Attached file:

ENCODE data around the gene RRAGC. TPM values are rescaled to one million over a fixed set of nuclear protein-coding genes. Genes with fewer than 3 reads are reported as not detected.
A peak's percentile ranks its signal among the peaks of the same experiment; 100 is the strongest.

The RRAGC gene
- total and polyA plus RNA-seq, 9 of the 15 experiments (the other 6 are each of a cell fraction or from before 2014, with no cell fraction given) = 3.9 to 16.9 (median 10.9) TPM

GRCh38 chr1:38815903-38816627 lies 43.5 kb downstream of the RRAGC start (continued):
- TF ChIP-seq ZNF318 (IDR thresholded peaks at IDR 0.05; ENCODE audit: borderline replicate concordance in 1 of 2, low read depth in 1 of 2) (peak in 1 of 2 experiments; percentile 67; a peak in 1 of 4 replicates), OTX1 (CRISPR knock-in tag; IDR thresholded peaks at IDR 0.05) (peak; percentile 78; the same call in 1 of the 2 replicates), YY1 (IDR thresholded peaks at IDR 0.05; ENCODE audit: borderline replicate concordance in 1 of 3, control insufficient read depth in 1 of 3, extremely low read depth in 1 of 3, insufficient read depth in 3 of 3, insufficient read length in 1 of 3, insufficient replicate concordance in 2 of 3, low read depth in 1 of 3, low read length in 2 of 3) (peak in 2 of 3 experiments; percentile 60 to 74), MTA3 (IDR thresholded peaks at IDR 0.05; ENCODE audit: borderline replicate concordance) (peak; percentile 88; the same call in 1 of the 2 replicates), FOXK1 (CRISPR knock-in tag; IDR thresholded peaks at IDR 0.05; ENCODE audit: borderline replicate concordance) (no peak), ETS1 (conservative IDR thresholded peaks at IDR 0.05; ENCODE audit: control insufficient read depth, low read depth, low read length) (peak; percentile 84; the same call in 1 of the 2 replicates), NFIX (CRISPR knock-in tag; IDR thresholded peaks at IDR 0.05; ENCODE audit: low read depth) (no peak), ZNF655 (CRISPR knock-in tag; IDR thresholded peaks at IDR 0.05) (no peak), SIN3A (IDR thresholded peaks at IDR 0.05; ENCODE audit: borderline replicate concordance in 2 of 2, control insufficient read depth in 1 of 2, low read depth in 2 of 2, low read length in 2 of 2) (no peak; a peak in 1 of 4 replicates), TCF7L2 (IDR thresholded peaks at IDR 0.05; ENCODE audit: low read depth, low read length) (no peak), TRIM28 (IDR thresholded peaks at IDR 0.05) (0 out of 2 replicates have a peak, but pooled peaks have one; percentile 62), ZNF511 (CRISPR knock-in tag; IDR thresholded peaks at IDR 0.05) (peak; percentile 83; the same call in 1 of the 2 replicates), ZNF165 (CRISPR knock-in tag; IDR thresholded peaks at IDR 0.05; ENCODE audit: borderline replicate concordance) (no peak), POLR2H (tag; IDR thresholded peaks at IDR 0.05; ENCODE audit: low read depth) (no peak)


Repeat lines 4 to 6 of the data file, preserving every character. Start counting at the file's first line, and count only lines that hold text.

- total and polyA plus RNA-seq, 9 of the 15 experiments (the other 6 are each of a cell fraction or from before 2014, with no cell fraction given) = 3.9 to 16.9 (median 10.9) TPM

GRCh38 chr1:38815903-38816627 lies 43.5 kb downstream of the RRAGC start (continued):
- TF ChIP-seq ZNF318 (IDR thresholded peaks at IDR 0.05; ENCODE audit: borderline replicate concordance in 1 of 2, low read depth in 1 of 2) (peak in 1 of 2 experiments; percentile 67; a peak in 1 of 4 replicates), OTX1 (CRISPR knock-in tag; IDR thresholded peaks at IDR 0.05) (peak; percentile 78; the same call in 1 of the 2 replicates), YY1 (IDR thresholded peaks at IDR 0.05; ENCODE audit: borderline replicate concordance in 1 of 3, control insufficient read depth in 1 of 3, extremely low read depth in 1 of 3, insufficient read depth in 3 of 3, insufficient read length in 1 of 3, insufficient replicate concordance in 2 of 3, low read depth in 1 of 3, low read length in 2 of 3) (peak in 2 of 3 experiments; percentile 60 to 74), MTA3 (IDR thresholded peaks at IDR 0.05; ENCODE audit: borderline replicate concordance) (peak; percentile 88; the same call in 1 of the 2 replicates), FOXK1 (CRISPR knock-in tag; IDR thresholded peaks at IDR 0.05; ENCODE audit: borderline replicate concordance) (no peak), ETS1 (conservative IDR thresholded peaks at IDR 0.05; ENCODE audit: control insufficient read depth, low read depth, low read length) (peak; percentile 84; the same call in 1 of the 2 replicates), NFIX (CRISPR knock-in tag; IDR thresholded peaks at IDR 0.05; ENCODE audit: low read depth) (no peak), ZNF655 (CRISPR knock-in tag; IDR thresholded peaks at IDR 0.05) (no peak), SIN3A (IDR thresholded peaks at IDR 0.05; ENCODE audit: borderline replicate concordance in 2 of 2, control insufficient read depth in 1 of 2, low read depth in 2 of 2, low read length in 2 of 2) (no peak; a peak in 1 of 4 replicates), TCF7L2 (IDR thresholded peaks at IDR 0.05; ENCODE audit: low read depth, low read length) (no peak), TRIM28 (IDR thresholded peaks at IDR 0.05) (0 out of 2 replicates have a peak, but pooled peaks have one; percentile 62), ZNF511 (CRISPR knock-in tag; IDR thresholded peaks at IDR 0.05) (peak; percentile 83; the same call in 1 of the 2 replicates), ZNF165 (CRISPR knock-in tag; IDR thresholded peaks at IDR 0.05; ENCODE audit: borderline replicate concordance) (no peak), POLR2H (tag; IDR thresholded peaks at IDR 0.05; ENCODE audit: low read depth) (no peak)